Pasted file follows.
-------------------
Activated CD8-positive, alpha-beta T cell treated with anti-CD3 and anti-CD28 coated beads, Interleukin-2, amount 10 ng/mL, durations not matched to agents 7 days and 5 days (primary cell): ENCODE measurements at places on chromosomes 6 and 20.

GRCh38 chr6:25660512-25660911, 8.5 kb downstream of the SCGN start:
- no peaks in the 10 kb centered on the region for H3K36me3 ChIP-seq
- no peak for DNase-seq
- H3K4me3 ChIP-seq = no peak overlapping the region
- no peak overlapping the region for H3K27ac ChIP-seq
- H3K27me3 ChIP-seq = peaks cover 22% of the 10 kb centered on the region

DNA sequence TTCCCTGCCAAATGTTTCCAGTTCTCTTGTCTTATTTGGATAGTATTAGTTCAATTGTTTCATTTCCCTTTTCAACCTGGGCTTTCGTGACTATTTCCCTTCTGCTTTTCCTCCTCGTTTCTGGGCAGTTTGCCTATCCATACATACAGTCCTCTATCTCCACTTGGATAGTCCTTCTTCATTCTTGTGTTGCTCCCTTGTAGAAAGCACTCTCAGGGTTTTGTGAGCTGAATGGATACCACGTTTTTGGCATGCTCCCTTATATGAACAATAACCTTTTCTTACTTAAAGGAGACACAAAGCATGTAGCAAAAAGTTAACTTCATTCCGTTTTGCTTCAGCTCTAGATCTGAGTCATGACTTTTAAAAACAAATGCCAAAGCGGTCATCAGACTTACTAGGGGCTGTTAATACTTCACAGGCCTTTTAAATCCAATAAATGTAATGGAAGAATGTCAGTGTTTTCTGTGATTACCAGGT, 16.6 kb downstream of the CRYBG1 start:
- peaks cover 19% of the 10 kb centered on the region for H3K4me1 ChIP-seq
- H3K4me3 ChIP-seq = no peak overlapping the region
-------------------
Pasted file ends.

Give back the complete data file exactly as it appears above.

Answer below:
Activated CD8-positive, alpha-beta T cell treated with anti-CD3 and anti-CD28 coated beads, Interleukin-2, amount 10 ng/mL, durations not matched to agents 7 days and 5 days (primary cell): ENCODE measurements at places on chromosomes 6 and 20.

GRCh38 chr6:25660512-25660911, 8.5 kb downstream of the SCGN start:
- no peaks in the 10 kb centered on the region for H3K36me3 ChIP-seq
- no peak for DNase-seq
- H3K4me3 ChIP-seq = no peak overlapping the region
- no peak overlapping the region for H3K27ac ChIP-seq
- H3K27me3 ChIP-seq = peaks cover 22% of the 10 kb centered on the region

DNA sequence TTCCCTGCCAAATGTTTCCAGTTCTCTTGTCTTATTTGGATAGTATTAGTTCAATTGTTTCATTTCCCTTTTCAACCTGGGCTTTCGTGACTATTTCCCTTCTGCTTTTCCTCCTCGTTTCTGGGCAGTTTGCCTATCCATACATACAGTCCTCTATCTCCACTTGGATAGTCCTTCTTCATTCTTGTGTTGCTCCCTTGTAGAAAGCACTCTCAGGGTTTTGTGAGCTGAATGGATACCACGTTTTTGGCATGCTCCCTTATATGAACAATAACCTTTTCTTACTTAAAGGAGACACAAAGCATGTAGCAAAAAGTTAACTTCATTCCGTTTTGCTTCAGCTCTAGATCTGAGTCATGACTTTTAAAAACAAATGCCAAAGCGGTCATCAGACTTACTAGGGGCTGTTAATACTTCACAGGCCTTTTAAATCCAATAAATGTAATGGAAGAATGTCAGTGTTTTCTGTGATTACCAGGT, 16.6 kb downstream of the CRYBG1 start:
- peaks cover 19% of the 10 kb centered on the region for H3K4me1 ChIP-seq
- H3K4me3 ChIP-seq = no peak overlapping the region